Removal should be done either with a nifty little tick remover or a pair of tweezers.  Get as close to the head as possible avoid squashing it’s body and pull straight out.  The tick can then be squashed and disposed of in a tissue or washed away.  If you’re feeling public spirited you can pop it in a plastic container and send it to the government monitoring scheme.  Be aware that it may contain infected blood so avoid getting this on your hands.  Do not burn, squash or cover ticks with petroleum jelly in fact just generally avoid doing anything other than a quick clean removal.  If the tick gets stressed it may regurgitate it’s stomach contents into the wound greatly increasing risks of infection.  A detailed guide can with pictures and videos be found here.

If you do develop any symptoms then go to your GP as soon as possible and tell them that you were in an area where ticks are prevalent or if you know you were bitten by a tick let them know and that you suspect Lyme disease.  Diagnosis is usually confirmed by blood tests however it’s important to be aware that the test is not effective immediately after infection it may take a few weeks for the infection to develop to a point where it’s detecable and the test isn’t 100% effective and re-tests may be required.  Treatment is with antibiotics and if caught early a full recovery is likely.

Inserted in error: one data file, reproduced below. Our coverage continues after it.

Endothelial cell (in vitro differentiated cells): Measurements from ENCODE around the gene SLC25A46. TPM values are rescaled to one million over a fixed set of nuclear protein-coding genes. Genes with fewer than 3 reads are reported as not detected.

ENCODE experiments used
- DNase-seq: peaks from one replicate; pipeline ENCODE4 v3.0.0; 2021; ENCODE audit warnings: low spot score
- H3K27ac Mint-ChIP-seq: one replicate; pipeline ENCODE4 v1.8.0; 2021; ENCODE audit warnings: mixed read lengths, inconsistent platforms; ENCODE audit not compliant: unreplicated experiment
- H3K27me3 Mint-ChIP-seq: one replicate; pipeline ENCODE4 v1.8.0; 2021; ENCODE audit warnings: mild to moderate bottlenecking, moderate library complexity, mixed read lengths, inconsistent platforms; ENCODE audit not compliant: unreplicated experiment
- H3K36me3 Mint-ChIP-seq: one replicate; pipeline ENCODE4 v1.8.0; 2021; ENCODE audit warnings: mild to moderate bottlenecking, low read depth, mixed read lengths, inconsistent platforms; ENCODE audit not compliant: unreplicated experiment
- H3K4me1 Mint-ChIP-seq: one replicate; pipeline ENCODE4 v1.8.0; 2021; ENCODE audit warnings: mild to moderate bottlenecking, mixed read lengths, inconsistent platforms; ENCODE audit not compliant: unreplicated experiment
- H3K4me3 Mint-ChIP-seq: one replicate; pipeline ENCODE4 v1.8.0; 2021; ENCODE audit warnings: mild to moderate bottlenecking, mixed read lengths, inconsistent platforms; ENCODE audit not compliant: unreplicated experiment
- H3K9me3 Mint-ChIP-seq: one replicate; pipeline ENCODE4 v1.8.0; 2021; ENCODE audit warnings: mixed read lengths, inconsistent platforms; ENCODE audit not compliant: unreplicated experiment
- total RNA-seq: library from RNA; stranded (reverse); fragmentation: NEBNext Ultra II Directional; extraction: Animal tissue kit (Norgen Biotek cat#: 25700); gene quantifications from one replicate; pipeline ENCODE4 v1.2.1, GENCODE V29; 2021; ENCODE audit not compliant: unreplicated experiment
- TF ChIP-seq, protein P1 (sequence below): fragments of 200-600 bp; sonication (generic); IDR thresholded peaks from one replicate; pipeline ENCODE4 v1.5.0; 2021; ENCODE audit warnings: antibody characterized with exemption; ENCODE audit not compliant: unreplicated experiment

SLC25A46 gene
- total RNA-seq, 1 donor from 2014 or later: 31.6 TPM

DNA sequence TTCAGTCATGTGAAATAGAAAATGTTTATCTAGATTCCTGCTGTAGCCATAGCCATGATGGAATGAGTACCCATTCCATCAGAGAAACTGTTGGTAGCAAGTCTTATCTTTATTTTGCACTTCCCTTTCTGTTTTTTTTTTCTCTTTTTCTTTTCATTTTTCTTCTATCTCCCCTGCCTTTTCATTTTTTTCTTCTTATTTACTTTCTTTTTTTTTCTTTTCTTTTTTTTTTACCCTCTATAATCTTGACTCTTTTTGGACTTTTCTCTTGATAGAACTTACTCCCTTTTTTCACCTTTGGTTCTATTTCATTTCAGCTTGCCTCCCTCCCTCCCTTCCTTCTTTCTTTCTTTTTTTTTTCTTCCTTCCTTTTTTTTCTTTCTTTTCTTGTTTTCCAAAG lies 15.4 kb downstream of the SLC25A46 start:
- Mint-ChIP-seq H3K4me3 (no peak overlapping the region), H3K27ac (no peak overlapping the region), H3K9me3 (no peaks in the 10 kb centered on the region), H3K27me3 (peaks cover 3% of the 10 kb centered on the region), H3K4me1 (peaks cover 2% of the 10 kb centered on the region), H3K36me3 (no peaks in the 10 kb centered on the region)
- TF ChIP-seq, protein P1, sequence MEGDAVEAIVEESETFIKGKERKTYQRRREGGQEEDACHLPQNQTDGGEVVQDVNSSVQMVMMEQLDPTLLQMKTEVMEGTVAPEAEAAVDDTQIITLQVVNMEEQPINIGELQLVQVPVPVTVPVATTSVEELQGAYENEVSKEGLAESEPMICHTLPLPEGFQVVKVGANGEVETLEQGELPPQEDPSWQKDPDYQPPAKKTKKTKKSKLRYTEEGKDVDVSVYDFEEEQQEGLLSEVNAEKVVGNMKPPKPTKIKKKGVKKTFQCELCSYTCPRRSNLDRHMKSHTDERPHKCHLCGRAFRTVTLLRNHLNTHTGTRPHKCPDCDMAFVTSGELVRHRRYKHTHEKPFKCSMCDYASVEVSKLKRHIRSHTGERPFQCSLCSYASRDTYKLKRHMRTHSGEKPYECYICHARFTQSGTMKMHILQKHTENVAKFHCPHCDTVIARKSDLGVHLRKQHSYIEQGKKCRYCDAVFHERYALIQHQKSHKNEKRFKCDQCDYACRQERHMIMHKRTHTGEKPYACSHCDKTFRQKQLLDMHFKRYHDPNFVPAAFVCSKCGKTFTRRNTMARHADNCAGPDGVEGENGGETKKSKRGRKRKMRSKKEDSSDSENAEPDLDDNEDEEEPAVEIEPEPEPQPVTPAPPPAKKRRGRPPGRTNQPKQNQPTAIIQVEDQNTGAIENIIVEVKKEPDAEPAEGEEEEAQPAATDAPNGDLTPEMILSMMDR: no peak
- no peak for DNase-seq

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Emergency Oil Spill Clean-Up!

February 4, 2015

These are just a few handy tips when you are dealing with a sudden release of oil from your tank. First of all, is it safe? If it’s not, i.e. big pools of oil, or vapours making you dizzy or ill, remove yourself and call an emergency spill responder. If it is safe, stop the […]